Why is the insulin index hard to find?

Hey guys, I’ve posted lots of questions lately… I’m really digging this insulin index. My only problem is why is it not available? Obviously it’s way too early for it to be required to be put on food labels, but by now I figured you ought to be able to obtain a good copy listing everything, kind if like with the GI.

I have a little conspiracy theory about this. Tell me if it’s far fetched or not. It makes sense to me. In the oil industry, oil companys buy out patents for more efficient engines so that they won’t ever make the market, which obviously keeps oil comsumption way up. I’m thinking that the food industry is trying to do the same thing with the insulin index. They’re afraid that if it catches on, they’ll be required to put GI and II scores on their labels. So they’re doing what they can to slow down the research and acceptance of the insulin index. Possible… or am I just a little too paranoid?

probably a little paranoid, but interesting thought. It’s a lot easier for them to make “healthy” foods taste good if they can add lots of high GI sugar to them then if they can’t.

I went to a store yesterday that sold only zero carb or lowGI products. Everything was $$$.

alot of the american public doesnt even know what the hell the GI is,and it probably woundnt effect the way they buy/eat food…

Speaking of which, could someone send me this link with a listr of high GI and low GI carbs? I did a search and couldn’t find it. Thanks

No need to formulate a conspiracy theory…you can find II numbers by doing a google search on the term “insulin index”. You won’t find many foods on it because they havent done a whole lot of research on this topic yet. It’s as simple as that.

I believe they have only tested 38 foods for the insulin index. Unfortunate.

Here is the list of GI and II foods. In this list I noticed that bread is listed as 100, while in most lists I find it to be 70, (where glucose = 100,) so they are probably using a different score. They might use table sugar as the base instead of glucose.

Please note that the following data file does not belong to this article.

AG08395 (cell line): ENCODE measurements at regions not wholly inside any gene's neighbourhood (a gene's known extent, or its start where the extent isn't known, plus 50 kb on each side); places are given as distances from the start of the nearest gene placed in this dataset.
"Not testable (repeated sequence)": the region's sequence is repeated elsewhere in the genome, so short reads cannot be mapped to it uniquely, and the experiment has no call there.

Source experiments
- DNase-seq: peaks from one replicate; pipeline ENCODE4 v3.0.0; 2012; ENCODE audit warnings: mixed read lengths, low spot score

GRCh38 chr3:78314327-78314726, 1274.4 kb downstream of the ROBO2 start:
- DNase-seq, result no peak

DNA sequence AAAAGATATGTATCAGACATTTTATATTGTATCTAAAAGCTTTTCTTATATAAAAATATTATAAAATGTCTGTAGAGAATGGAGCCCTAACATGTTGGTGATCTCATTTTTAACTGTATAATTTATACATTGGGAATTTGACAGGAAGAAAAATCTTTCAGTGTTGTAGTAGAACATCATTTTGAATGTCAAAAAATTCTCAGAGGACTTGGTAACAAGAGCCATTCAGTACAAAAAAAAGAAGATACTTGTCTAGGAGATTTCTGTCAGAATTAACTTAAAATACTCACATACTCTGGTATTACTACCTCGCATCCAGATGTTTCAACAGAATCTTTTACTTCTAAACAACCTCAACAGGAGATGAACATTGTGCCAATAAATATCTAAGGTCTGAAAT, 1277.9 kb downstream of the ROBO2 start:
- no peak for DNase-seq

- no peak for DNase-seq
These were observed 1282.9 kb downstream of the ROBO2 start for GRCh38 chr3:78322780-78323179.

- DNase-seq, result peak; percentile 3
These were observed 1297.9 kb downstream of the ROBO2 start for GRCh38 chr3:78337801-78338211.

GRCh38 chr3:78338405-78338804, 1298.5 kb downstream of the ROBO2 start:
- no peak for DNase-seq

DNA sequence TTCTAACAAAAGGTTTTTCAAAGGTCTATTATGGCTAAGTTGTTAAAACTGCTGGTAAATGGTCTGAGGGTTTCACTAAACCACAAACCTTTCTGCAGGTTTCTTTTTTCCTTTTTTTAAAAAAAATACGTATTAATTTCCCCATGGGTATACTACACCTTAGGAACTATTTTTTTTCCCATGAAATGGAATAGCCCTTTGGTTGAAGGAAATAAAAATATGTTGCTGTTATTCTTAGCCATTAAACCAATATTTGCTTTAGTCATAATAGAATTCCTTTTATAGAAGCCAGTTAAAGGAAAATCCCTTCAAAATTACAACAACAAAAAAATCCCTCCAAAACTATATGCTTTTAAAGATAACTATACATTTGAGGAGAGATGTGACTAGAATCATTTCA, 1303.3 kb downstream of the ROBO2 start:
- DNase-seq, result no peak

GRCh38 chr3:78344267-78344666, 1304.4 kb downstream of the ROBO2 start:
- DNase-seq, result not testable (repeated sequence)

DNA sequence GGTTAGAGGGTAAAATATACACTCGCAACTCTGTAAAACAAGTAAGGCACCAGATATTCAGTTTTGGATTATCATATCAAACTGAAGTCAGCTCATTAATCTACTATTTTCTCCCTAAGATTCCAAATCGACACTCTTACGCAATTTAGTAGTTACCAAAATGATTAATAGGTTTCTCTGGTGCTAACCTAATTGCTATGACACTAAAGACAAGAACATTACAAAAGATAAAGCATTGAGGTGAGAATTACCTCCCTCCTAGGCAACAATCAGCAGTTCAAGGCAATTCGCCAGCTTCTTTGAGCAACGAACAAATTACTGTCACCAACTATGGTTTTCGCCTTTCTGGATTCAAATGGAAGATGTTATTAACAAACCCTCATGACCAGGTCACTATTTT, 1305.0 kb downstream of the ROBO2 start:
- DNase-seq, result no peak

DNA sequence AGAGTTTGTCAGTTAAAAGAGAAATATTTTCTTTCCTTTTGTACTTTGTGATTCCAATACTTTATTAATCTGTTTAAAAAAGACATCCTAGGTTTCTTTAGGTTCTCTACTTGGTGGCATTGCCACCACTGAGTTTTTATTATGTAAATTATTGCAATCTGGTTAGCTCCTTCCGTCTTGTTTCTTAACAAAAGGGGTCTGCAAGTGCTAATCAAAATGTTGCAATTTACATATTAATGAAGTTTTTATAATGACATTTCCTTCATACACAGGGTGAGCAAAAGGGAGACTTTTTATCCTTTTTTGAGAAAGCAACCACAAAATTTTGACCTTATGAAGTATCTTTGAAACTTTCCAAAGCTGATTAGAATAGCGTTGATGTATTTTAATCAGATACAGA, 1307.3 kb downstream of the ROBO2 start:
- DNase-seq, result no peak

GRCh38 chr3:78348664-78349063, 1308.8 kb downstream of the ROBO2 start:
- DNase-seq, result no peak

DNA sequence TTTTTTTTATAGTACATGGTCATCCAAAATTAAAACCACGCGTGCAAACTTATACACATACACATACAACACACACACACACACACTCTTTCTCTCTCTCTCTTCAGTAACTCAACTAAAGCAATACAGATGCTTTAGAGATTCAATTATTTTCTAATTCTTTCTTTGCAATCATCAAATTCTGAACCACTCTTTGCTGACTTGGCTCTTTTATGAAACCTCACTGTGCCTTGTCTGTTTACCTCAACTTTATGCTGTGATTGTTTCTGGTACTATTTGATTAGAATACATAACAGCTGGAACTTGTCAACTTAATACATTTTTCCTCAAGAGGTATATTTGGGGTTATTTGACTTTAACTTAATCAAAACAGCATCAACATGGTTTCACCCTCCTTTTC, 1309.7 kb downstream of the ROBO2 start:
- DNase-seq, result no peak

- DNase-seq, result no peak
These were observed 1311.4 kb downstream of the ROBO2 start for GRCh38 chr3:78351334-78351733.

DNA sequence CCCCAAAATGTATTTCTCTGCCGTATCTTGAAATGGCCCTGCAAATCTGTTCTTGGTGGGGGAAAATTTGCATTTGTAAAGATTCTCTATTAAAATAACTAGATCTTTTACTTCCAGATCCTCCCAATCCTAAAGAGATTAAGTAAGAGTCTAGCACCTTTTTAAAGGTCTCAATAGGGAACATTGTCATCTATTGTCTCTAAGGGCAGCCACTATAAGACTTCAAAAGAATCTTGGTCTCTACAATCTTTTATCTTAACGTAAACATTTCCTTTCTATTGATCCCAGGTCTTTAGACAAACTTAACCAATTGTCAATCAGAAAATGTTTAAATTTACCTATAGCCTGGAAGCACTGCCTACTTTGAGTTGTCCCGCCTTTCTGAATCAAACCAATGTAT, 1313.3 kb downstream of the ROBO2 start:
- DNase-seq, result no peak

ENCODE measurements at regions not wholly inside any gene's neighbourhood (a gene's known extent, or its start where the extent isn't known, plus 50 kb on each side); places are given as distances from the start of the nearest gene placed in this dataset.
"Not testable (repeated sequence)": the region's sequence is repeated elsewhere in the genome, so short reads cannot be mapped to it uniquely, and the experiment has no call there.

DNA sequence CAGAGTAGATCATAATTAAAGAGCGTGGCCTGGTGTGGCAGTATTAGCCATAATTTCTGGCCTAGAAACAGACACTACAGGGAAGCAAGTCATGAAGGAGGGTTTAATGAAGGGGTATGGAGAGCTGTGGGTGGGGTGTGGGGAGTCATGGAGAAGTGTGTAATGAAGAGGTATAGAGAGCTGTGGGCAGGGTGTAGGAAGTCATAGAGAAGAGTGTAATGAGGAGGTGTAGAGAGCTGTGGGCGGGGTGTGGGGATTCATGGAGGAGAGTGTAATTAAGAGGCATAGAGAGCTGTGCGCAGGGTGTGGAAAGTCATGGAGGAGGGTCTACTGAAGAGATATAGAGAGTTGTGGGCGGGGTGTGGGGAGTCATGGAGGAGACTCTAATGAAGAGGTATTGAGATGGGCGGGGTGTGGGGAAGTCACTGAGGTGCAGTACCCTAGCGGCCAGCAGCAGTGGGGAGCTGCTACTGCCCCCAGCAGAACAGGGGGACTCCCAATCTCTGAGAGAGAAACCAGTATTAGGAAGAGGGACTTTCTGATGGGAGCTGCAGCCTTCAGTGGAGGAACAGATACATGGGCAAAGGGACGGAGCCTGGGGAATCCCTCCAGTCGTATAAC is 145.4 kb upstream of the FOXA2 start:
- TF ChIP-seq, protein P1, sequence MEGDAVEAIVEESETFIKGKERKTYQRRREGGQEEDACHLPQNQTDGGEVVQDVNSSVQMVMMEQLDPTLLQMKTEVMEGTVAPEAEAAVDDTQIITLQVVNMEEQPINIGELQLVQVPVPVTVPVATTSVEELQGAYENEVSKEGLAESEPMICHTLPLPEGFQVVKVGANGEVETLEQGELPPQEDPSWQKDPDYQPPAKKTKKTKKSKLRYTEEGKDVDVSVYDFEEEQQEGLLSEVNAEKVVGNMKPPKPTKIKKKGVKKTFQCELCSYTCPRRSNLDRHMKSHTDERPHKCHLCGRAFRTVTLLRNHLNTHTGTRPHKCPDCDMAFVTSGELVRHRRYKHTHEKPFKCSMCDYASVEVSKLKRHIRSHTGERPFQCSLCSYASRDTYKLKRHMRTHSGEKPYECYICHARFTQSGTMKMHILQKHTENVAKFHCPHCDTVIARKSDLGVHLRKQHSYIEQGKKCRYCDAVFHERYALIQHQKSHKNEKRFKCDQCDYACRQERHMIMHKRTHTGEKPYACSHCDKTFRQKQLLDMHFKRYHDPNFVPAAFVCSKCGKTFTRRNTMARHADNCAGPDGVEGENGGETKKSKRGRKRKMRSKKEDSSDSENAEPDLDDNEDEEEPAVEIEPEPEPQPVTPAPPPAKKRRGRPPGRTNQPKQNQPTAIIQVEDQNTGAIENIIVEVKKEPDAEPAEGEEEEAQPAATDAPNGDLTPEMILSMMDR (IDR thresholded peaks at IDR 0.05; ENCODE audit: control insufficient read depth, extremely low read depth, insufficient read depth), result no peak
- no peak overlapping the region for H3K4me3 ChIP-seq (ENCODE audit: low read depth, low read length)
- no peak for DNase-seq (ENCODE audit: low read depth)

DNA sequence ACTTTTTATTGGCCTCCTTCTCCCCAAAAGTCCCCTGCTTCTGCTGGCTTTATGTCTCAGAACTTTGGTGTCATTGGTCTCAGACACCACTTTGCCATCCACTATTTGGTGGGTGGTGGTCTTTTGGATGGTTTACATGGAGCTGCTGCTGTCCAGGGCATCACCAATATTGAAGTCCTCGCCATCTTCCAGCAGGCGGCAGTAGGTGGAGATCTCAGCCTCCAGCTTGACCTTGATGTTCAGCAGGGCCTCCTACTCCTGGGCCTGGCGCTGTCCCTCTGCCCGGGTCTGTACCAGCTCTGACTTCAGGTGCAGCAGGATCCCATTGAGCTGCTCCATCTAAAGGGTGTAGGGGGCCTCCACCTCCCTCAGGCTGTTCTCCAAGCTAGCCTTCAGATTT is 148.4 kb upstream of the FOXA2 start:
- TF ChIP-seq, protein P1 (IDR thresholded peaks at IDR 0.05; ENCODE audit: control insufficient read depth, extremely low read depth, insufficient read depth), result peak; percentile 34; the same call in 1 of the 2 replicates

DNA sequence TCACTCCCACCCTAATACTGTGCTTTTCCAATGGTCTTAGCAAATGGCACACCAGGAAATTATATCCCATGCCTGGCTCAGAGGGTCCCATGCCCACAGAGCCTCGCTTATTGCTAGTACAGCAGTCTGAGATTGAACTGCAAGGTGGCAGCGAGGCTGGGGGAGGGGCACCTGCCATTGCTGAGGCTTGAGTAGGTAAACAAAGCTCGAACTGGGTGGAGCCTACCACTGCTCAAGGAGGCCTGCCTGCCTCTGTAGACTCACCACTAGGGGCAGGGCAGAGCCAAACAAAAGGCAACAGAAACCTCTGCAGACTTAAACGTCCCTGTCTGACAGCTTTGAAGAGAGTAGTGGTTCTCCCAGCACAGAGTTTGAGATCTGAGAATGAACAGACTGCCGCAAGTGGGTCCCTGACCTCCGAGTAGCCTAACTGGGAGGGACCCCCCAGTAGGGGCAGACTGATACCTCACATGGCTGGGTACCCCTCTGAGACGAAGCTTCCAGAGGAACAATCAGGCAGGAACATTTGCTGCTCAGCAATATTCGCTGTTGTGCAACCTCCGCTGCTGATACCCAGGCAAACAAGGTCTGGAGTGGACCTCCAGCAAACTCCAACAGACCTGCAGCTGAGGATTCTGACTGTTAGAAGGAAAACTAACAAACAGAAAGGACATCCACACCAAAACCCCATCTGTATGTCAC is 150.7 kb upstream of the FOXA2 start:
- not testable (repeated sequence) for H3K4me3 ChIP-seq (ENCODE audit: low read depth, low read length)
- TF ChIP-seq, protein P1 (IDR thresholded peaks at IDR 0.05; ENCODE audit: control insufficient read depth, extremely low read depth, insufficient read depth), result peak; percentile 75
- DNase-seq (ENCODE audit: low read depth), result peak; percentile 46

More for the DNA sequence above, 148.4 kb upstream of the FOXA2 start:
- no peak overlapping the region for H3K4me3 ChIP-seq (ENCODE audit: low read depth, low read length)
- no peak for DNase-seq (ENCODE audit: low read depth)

Food----------Glycemic Score----Insulin Score
Porridge (Oatmeal)—60---------------40
Muesli ------------------60---------------40
Special K---------------70---------------66
Sustain -----------------66---------------71
White pasta-------------46---------------40
Brown pasta------------68---------------40
Grain [rye] bread------60---------------56
Brown rice------------104---------------62
French fries------------71---------------74
White rice-------------110---------------79
Whole-meal bread-----97---------------96
White bread----------100---------------100
Cheese ------------------55---------------45
Lentils ------------------62---------------58
Baked beans----------114--------------120
Apples ------------------50---------------59
Grapes ------------------74---------------82
Potato chips------------52---------------61
Ice cream---------------70---------------89
Yogurt ------------------62--------------115
Mars bar----------------79--------------112

The white bread itself is the base in this instance. Often, you’ll find the white bread and glucose based scales alongside one another.

Does anyone know how things like lemon juice, cinnamon, turmeric affect the insulin index? If I eat a not ideal meal (with respect to the insulin index) can I mitigate this by using, say, cinnamon? By non-ideal I’d mean something high carb (maybe a sweet potato) and high fat (say, butter).


you should also check into glycemic load (GL) along with GI… as there are some things with a high GI(the carbs highly affect insulin) but a low GL(not enough carbs in a serving to make a significant difference… In example you would have the eat multiple servings to even think about a spike in insulin)

If I remember correctly, something like a carrot would have a high GI & a low GL. one of those “Safe but sweet, so watch portions” ^^


Try this one:


That chart that was posted was really interesting- how is it possible though, that white pasta, something we’re told religiously to avoid as a source of carbs, has a lower GI and II than cheese, and comparable to eggs and all-bran? Does this mean I can put small amounts of white pasta back on my shopping list, or am I missing something?


The reason that most people (myself included) recommend avoiding pasta is because it is so calorically dense. No one eats just one serving. I could eat about three boxes of the stuff in one sitting…

“In the oil industry, oil companys buy out patents for more efficient engines so that they won’t ever make the market, which obviously keeps oil comsumption way up.”

Uhhh… This isn’t true.

White pasta is also (relatively speaking) nutritionally empty.